Quantcast
   
Monday - October 3, 2022
 

Maintaining and Using Perennial Flowers

October 25th, 2011

Maintaining and Using Perennial Flowers By Deborah Clark NABBW’s Gardening Expert Perennials have different lifespans and while some, like peonies, can live for many (some say up to 50) years, all plants will die sooner or later. But you can keep them going by dividing and replanting, or by keeping the seedlings. After flowering, let the leafy tops die down naturally, as they feed the roots which need to survive through the winter, and don\’t cut them off until the plant is dormant. Some plants go dormant and disappear in the summer, but their roots continue to grow and will send up... Read More

A Word on Weeding

July 24th, 2011

A Word on Weeding By Deborah Clark NABBW’s Gardening Expert In the perennial garden, this is the time of summer to rest on your laurels and enjoy looking at your garden. It\’s too hot to plant anything. But we still must weed. When I was a little girl, my mother used to encourage me to weed by telling me it was “good for the soul.” While I was out there building character, she disappeared — to read a book no doubt, and not a gardening book. Mom used to pull up new flowers her friends give her, but I apprenticed long and hard to learn to know friend from interloper... Read More

Make Your Own Chrysanthemums – and Use Them Too!

June 29th, 2011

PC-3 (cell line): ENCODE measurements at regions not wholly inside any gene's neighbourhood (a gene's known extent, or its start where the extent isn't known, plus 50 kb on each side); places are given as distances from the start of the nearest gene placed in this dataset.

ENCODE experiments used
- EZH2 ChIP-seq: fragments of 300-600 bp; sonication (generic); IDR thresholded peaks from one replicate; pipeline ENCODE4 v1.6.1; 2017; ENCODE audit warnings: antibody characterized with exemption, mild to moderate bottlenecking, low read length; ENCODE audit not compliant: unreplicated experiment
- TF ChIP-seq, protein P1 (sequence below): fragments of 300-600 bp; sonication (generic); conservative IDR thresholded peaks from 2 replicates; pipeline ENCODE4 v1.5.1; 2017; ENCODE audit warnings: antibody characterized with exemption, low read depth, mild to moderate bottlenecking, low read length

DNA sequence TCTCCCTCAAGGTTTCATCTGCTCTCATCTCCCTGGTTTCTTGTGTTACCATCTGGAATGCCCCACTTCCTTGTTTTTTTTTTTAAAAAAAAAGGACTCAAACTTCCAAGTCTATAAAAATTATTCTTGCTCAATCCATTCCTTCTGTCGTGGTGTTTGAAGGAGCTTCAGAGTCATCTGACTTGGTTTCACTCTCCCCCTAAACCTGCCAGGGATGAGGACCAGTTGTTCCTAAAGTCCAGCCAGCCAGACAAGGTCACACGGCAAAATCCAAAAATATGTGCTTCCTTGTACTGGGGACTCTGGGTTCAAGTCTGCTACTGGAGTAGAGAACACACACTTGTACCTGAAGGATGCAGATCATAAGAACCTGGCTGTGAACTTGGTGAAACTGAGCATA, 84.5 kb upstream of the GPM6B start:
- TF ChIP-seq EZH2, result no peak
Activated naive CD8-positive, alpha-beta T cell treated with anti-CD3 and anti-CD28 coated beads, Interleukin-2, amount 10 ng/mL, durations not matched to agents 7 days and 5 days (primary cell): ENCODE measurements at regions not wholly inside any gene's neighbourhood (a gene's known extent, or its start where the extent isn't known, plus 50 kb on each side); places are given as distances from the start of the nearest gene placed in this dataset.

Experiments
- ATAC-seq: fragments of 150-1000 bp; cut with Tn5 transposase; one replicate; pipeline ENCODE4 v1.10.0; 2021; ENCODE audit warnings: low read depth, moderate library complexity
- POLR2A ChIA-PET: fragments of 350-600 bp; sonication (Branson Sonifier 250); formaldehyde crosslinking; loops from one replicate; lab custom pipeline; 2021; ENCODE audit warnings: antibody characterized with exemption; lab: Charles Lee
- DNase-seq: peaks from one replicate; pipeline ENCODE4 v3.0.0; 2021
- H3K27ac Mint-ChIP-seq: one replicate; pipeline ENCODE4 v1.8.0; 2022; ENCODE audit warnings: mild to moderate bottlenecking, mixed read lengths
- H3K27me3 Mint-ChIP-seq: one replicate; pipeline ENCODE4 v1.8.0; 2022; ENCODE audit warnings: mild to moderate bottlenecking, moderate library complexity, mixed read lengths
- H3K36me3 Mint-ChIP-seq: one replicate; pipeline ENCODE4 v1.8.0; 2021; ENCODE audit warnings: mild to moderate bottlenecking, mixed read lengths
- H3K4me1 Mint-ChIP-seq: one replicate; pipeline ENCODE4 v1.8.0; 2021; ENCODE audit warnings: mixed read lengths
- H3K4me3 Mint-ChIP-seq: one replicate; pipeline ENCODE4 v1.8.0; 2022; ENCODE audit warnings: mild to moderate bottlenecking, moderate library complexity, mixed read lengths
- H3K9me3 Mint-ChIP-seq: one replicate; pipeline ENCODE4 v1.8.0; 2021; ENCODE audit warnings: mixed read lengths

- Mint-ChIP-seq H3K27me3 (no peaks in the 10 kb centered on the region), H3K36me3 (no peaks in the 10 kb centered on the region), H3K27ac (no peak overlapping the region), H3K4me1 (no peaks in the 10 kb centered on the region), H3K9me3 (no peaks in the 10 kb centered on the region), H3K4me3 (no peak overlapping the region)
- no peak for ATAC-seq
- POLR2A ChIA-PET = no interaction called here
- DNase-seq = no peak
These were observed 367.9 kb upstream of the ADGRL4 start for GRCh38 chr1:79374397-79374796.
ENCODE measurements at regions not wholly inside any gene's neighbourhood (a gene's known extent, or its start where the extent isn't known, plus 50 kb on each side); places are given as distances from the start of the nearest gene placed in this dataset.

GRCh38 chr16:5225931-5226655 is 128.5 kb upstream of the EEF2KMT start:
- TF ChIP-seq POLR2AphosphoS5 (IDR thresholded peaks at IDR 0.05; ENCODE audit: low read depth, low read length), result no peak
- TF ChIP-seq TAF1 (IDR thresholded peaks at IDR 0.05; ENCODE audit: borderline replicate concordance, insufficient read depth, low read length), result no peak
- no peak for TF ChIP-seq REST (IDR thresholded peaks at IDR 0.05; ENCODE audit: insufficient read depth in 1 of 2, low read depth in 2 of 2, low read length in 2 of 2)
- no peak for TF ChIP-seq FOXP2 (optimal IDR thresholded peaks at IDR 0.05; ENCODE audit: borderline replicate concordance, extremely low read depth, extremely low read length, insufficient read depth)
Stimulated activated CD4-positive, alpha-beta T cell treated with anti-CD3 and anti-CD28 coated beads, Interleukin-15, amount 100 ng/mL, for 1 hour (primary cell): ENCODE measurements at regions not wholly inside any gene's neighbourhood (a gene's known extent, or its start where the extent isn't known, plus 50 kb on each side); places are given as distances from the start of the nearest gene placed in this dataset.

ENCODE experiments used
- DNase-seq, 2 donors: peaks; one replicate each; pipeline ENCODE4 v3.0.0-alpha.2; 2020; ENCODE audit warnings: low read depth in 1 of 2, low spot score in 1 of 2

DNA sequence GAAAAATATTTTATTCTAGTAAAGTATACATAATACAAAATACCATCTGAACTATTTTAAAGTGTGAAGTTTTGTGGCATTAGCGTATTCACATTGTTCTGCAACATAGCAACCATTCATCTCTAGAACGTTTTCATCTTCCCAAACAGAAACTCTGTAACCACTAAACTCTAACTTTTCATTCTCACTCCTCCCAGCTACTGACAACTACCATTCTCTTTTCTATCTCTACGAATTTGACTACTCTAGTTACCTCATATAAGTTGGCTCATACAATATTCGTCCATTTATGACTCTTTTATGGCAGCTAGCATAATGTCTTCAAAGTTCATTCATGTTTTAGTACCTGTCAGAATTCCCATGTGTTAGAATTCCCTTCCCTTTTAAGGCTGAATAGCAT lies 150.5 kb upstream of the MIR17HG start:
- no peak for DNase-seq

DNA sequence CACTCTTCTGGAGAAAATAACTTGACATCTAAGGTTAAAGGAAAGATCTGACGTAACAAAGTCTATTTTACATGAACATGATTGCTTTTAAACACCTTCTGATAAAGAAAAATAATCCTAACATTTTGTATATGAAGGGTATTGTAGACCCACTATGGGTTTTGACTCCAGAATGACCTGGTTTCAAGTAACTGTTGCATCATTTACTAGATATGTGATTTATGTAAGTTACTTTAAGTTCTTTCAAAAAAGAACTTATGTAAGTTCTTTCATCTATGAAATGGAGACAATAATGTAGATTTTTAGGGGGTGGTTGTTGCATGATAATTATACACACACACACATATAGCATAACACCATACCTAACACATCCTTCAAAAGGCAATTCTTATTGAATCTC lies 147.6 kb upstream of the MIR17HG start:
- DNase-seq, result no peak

Make Your Own Chrysanthemums – and Use Them Too! By Deborah Clark NABBW’s Gardening Expert The garden mum C. morifolium is one of the easiest perennials to grow and propagate.  It emerges in April or May and after a couple weeks it should be six inches high, with several pairs of lateral leaves. It\’s fully to half hardy, meaning that most varieties survive heavy frosts but some (like the ones used by florists) can only tolerate a little. If you want to have some fun, you can take some of the longer cuttings and poke them directly into the soil. I learned this one spring from a... Read More

The Garden in Snow

February 10th, 2011

The Garden in Snow By Deborah Clark NABBW’s Gardening Expert Looking out at my yard covered with a 10-inch thick snow blanket, it’s hard to imagine it popping with green life. The winter palette is subtle and today it’s predominantly white, with various branches showing their earth tones – grays, ochers, siennas, umbers. It’s now that you can appreciate the structure of trees and shrubs, with their various shapes and textures. The birch in the neighboring yard shows its frilly branches and exfoliating bark. The graceful curves of the oakleaf hydrangeas on this side of the fence... Read More